As I joined the Cannondale Overmountain team for dinner last night, conversation soon moved onto the topic of the day’s stage practice and Jerome asked me “did you crash today?” While I was coming up with an answer that suitably indicated that I was looking after his personal bike, he cut me off with a “because you can if you want!” A funny conclusion to a great day getting to grips with not only the epic stages of La Thuile, but also one of the fastest bikes on the circuit, Jeromes own Cannondale Jekyll 27.5.
Before starting this experience, I was perhaps under the impression that a top factory team would be officious, elitist and competitive, snubbing my slow performance, but I soon realised that I could not have been more wrong. The Cannondale Overmountain team is more of an extended family, jokes and banter run strong in the pit tent and good natured insults are exchanged readily. This does not mean that the team is unprofessional, far from it, everything is in its place, and everything is done perfectly to ensure that team racers have all they need, but the atmosphere is always welcoming and fun. Rival riders and mechanics popped in frequently to exchange banter and borrow tools and kit.
KML had lost my luggage in Amsterdam on the way over, so I was still waiting for my full face to arrive. All I had was an open face helmet and goggles, so that would have to do for the day. After a morning working with Matteo setting the Jekyll up, it was time to hit the stages for practice. Jerome had given me the useful advice that when racing full-gas, there is always a chance that you may crash, so keep a small part of your brain scanning ahead looking for safe areas. If it all goes pear shaped and you know you are going to bin it, you have something soft to aim at. I am not sure if he was joking, but I was certainly crapping myself about the prospect of a big ‘crowd pleaser’ on his bike. My first run was pretty nervous, everywhere I looked on the bike, I could see Jerome’s name staring back at me, on the brake levers, frame and bars, this was certainly one very unique bike. The last thing I wanted to do was send it into some rocks and gouge the frame.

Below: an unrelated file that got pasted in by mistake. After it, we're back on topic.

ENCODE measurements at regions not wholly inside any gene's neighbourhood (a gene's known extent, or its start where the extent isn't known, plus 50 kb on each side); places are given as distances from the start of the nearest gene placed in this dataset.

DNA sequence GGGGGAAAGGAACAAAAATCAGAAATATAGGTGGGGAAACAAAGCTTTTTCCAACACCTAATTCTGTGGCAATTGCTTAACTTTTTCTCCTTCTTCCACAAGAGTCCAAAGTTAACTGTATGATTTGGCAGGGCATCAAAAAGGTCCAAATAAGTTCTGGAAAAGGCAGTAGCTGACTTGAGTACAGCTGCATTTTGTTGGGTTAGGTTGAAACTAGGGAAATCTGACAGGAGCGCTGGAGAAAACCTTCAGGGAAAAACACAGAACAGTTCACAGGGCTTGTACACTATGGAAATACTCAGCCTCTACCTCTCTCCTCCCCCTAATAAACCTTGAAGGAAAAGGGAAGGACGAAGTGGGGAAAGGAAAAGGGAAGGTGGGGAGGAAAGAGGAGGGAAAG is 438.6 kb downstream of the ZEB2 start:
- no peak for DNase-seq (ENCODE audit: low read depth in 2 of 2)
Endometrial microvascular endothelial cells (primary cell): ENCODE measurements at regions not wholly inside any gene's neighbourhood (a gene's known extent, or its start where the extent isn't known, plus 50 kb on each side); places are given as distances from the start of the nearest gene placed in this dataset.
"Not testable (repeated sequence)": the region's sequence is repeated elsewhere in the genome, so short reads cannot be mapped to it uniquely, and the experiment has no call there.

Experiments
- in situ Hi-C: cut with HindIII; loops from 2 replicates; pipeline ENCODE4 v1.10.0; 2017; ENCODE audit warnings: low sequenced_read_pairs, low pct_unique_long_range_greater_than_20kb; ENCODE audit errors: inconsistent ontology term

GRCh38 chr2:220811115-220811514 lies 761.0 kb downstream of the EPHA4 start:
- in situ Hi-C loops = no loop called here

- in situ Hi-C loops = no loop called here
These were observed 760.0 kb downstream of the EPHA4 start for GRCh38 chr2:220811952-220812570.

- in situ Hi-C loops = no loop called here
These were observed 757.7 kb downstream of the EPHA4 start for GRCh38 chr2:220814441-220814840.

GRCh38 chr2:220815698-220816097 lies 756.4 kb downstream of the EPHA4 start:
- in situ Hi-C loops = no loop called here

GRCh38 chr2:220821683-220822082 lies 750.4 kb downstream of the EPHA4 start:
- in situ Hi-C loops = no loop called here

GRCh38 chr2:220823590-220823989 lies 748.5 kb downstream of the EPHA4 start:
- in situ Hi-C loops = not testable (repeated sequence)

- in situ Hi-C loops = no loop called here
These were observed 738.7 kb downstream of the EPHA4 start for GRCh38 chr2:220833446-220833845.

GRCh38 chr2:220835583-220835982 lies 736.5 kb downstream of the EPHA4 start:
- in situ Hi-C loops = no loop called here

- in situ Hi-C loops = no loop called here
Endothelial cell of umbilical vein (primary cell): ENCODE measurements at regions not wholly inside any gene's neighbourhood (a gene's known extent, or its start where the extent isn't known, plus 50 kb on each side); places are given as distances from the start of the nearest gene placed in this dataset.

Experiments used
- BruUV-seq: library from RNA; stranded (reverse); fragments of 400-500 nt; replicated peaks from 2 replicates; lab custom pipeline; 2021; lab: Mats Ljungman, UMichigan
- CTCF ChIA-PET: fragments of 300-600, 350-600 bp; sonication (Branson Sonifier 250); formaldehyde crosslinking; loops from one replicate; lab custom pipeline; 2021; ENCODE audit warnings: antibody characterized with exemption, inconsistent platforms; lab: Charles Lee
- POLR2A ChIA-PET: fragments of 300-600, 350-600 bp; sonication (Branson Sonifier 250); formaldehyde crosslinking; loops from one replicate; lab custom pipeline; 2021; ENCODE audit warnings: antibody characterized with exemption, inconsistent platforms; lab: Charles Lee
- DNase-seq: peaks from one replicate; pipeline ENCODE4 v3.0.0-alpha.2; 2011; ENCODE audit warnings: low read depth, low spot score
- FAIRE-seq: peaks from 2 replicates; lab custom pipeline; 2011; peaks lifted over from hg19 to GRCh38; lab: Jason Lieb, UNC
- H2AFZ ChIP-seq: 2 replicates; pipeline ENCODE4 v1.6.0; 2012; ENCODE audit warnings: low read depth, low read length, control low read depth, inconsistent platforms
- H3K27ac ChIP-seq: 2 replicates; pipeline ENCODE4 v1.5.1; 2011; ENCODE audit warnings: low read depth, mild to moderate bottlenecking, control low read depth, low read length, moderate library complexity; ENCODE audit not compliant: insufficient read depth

The 750mm bars were a little narrower than I was used to, and the grip shift travel adjust was confusing the hell out of me, so my first few minutes could only be described as stiff. But as I grew more familiar with the bike it all started to make sense, when you need full power on the pedals, roll the grip shift back, moto style, and the bike lifts to 95mm travel and you can smash down the power, hit something steep and a quick forward flick of the gripshift opens up the full 160mm of capable travel, correcting my creative line choices.
I am not sure if it was partly physiological knowing it was a championship winning bike, but it felt fast, really fast. The Fox Dyad shock offered almost coil like sensitivity off the top, and the bike never felt like it was at the end of its travel or running deep. It sat high and poised and travel was always there when needed, it certainly wanted to press on. At first, I was dragging the brakes and felt stiff in the corners, but as soon as I started letting it run, the 27.5 Jekyll kept true to its name and just accelerated forward. The suspension is so balanced it reacts almost imperceptibly to impacts. As I started running faster, I would undoubtedly find myself on the wrong line and heading unstoppably towards a large rock, I would wince in anticipation of the big kick from the rear, but each time there was nothing more than a soft thud and I was rapidly onto my next line choice mistake. The Dyad offers near coil performance and the stiff frame operates almost silently.